Ahhhh….summertime. Sunshine, warm breezes and bugs. Creeping, crawling, flying, biting bugs. What was meant to be a relaxing evening in your backyard is now an all out battle against the little pests. Not only do they bite, sting and generally annoy us, but according to the website ScienceDaily.com ”Human diseases caused by blood-feeding ticks and mosquitoes represent a serious threat to public health worldwide,”.
Thankfully, there are many essential oils that can be used to combat insects naturally and effectively.
Pine Oil – Veteran campers know that throwing a pine cone or two on your campfire keeps the bugs away. Pine oil has natural insecticide properties and has a wonderful deep, sweet woodsy smell. A great choice for that outdoor bonfire.
Lavender Oil – Lavender oil is used for more than just relaxation and restful sleep. It happens to be a pretty powerful insect repellent. While Lavender, in its flowering state, can attract beneficial bees, it’s oil can be used to detour many other insects. Ants have a particular aversion to Lavender Oil. Leave a saucer with drops of Lavender Essential Oils on your porch and they should stay away.
Peppermint Oil – Peppermint is one of the most versatile oils in the world. It is a natural insecticide that kills and repels mosquitoes. Ants, aphids, beetles, flies, lice, moths and spiders will run the other way, when they come across this oil. Mix 10 drops of Peppermint Oil with 10 drops of Tea Tree Oil for relief from bites and stings. Place a drop of peppermint on a tick that is embedded in the skin and the little nuisance will back right out.
Patchouli Oil – In your garden, Patchouli Oil repels gnats, snails, weevils and woolly aphids. Inside the walls of your home, Patchouli Oil is also known to inhibit the infestation of bed bugs, ants, fleas and lice. When those troublesome guys do get a bite of you use some Patchouli Oil on the site. It may stimulate new cell growth, tighten tissues, heal sores and wounds and cool down the skin.
Basil Oil – Basil oil is fantastic choice for insect control, especially in wet climates with lots of lakes and ponds. Cleaning with Basil Oil is known to control dust mites and the uplifting scent is sure to be a mood booster. Basil oil takes the itch right out of those annoying bites, as well.
Bergamot Oil – This oil is a member of the citrus family. Bergamot Oil is extracted from the Bergamot Orange and is a fragrant fruit about the size of an orange. Because bergamot is a member of the citrus family, your skin can become photosensitive if applied topically. Use caution when applying to skin and then going outdoors. This delicious smelling oil is best used indoors to keep crawling pests out of your home. It also makes a great application for bites and stings.
Sandalwood Oil – Sandalwood keeps weevils and aphids at bay in the garden, as well as works as a potent mosquito repellent. You can very easily create your own Sandalwood “fogger” by purchasing unscented incense sticks or cones and finding a DIY tutorial online.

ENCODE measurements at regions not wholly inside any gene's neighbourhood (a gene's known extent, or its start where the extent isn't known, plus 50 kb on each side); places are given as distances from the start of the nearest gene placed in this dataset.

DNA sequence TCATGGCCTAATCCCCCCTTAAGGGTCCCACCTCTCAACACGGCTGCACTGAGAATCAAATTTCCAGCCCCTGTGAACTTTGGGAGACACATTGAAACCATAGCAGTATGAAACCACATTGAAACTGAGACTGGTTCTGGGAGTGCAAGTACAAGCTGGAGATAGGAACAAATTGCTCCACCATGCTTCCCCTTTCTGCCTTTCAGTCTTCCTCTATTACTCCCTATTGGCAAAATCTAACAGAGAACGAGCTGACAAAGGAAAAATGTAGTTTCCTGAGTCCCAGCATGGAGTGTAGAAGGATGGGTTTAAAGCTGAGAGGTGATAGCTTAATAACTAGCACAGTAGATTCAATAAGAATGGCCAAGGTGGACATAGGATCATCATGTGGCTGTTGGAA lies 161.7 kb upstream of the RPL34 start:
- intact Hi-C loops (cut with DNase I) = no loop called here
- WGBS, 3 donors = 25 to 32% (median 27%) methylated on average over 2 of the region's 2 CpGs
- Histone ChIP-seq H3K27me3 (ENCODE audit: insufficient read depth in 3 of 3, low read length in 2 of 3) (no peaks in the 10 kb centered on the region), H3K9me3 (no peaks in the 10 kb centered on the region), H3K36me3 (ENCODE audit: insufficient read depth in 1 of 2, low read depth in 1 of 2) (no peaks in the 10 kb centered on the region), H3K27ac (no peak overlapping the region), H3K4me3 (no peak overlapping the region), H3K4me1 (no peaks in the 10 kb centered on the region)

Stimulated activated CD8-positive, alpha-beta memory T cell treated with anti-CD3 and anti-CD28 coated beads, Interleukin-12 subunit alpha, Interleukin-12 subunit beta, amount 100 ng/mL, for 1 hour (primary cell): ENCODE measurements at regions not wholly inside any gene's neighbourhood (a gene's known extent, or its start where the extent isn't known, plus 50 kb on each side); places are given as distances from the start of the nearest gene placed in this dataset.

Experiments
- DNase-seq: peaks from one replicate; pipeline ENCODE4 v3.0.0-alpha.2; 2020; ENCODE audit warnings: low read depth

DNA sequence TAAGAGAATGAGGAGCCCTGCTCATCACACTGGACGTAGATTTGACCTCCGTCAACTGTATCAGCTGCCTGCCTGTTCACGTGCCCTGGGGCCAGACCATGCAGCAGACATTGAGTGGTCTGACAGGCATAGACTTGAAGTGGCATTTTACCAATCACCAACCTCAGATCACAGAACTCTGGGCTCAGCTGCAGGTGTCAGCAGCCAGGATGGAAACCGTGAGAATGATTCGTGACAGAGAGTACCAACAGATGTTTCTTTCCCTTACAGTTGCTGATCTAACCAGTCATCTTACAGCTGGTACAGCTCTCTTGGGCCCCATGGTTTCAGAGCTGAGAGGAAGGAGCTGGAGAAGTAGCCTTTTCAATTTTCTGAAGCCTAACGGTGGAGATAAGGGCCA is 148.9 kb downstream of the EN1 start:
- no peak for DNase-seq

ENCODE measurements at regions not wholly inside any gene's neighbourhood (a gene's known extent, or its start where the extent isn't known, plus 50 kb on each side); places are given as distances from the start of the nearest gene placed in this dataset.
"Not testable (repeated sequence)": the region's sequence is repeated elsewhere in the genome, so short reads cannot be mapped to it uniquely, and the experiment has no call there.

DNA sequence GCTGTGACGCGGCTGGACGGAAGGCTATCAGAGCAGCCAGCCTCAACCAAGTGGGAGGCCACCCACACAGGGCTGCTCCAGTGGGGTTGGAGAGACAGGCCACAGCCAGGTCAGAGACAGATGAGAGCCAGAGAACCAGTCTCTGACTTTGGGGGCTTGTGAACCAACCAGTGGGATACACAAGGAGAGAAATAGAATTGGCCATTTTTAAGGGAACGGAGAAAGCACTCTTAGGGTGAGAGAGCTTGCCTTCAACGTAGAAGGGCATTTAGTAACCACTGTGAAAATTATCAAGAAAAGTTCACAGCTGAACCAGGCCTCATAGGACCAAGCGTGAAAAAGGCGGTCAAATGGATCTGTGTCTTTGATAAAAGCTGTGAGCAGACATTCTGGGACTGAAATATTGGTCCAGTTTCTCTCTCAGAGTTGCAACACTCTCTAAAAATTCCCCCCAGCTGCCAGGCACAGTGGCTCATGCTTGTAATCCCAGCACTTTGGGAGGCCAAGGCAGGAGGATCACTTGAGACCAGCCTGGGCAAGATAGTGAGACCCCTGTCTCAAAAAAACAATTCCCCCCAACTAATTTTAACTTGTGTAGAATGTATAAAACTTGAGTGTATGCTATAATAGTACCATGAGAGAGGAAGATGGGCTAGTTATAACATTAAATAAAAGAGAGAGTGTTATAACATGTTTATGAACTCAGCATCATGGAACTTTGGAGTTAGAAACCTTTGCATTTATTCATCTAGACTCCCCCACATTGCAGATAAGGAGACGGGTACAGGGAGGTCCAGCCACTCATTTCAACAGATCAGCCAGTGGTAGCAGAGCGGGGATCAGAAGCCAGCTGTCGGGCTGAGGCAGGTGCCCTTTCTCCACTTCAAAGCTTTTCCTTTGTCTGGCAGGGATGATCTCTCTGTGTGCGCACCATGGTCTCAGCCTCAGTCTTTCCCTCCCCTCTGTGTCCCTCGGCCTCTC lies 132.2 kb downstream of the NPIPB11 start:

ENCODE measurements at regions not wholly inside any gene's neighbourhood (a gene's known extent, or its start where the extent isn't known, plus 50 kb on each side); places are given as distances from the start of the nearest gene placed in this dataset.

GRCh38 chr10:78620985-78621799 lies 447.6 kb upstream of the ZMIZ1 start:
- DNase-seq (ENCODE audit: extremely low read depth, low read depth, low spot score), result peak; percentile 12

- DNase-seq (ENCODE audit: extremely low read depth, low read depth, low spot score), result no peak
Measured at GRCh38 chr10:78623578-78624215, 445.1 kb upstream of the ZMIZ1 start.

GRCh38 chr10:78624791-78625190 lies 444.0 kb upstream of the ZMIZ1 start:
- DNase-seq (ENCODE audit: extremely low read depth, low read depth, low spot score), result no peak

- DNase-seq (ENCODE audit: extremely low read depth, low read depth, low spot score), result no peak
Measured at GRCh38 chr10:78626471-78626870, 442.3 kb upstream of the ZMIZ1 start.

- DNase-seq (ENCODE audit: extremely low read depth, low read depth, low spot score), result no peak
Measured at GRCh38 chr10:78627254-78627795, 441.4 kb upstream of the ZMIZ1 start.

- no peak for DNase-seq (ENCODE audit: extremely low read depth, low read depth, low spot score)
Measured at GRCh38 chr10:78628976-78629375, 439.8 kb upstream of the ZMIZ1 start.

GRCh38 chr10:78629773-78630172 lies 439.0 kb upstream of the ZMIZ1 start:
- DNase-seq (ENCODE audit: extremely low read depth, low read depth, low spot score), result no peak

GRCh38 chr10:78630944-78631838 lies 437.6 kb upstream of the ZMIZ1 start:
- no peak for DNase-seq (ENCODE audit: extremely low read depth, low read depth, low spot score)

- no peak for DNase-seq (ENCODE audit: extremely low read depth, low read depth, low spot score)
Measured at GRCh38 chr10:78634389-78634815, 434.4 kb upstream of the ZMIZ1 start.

Citronella Oil – Most everyone has heard of this “keep the bugs away” staple. You can find it in sprays, candles and even dog collars. It not only repels mosquitos, but gnats, ants, fleas, moths and ticks. Citronella oil can be used safely on pets and children.
Tea Tree Oil – Tea Tree Oil is an anti parasitic that destroys and suppresses the growth of parasites including fleas, leeches, lice and ticks. It can actually reduce the number of eggs that an insect lays. Tea tree oil is also overwhelming to centipedes and ants. Add 25 drops of tea tree essential oil into a spray bottle with 6 ounces of water. Spray around door frames, windows, small cracks and basement doors and repeat once a week for a bug free zone. For a wonderful anti-itch spray, mix 5 drops of Lavender, 2 drops of Frankincense and 3 drops of Tea Tree Oils with 2 oz. of Witch Hazel.
Catnip Oil – A likely unknown oil to use for an effective mosquito repellent is Catnip Oil. Research by Iowa State University and the US Forest Service claims that Catnip Oil is ten times more effective than DEET. However, Catnip Oil should not be used on small children, as their skin is more sensitive than that of an adult. Keep Catnip Oil away from small children and pets.
Cedar Wood Oil – Cedar Wood Oil is excellent for moth proofing; especially in small spaces like drawers, storage bins and closets. You can create your own sachets by dropping some Cedar Wood Oil on cotton balls and placing them in your small spaces.
The producers of repellents want you to believe that harsh chemicals are the only way to deal with insects. The mosquito-repellent industry alone rakes in a whopping $200 million annually. It seems the majority of the sprays, yard foggers, and other products designed to ward off the bloodsuckers are usually more dangerous than the insect bites themselves. Fortunately, fighting the bothersome critters with these toxic chemicals is not the only way to win the war. Essential Oils are an effective, safe and all natural alternative to these summertime annoyances.